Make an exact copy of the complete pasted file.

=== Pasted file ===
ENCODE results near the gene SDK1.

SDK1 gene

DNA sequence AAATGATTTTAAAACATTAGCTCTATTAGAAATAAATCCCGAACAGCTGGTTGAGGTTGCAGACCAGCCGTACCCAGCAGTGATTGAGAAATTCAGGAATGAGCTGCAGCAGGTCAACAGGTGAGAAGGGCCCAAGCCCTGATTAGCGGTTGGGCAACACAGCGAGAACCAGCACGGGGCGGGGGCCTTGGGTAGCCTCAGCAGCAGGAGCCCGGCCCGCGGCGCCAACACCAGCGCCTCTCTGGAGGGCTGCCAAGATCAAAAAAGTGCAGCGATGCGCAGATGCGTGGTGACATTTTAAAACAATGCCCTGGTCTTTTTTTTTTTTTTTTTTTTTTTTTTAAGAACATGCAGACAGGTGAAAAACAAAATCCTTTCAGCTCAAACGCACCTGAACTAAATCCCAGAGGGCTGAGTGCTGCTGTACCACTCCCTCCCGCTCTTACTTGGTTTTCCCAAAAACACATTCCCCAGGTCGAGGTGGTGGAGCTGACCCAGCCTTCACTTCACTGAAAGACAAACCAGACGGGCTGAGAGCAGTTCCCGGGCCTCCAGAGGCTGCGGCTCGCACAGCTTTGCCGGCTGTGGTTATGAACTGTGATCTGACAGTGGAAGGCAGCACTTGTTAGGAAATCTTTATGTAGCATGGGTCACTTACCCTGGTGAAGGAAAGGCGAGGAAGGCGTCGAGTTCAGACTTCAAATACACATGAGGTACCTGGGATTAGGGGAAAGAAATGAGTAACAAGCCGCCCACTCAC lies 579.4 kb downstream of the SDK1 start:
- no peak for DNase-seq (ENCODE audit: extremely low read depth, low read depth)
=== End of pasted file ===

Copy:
ENCODE results near the gene SDK1.

SDK1 gene

DNA sequence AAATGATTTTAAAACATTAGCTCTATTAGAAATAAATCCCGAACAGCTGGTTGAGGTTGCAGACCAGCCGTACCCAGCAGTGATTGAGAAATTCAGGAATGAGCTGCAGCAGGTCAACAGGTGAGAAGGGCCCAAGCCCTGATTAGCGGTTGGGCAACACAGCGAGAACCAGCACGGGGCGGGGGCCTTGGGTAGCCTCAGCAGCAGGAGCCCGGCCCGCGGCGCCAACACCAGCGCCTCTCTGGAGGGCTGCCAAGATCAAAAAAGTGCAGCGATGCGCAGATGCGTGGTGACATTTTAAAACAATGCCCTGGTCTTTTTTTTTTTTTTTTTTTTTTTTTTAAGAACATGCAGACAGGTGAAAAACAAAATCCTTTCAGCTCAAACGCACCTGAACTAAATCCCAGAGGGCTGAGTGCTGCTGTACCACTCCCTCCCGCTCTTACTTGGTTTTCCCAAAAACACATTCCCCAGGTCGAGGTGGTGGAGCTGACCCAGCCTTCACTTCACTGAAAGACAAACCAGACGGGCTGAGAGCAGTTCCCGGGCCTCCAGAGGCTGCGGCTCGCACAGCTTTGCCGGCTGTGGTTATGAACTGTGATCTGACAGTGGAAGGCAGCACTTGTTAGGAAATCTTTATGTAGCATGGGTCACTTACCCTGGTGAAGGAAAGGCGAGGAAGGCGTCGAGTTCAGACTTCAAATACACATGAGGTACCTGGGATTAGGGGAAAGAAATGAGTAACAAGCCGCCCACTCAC lies 579.4 kb downstream of the SDK1 start:
- no peak for DNase-seq (ENCODE audit: extremely low read depth, low read depth)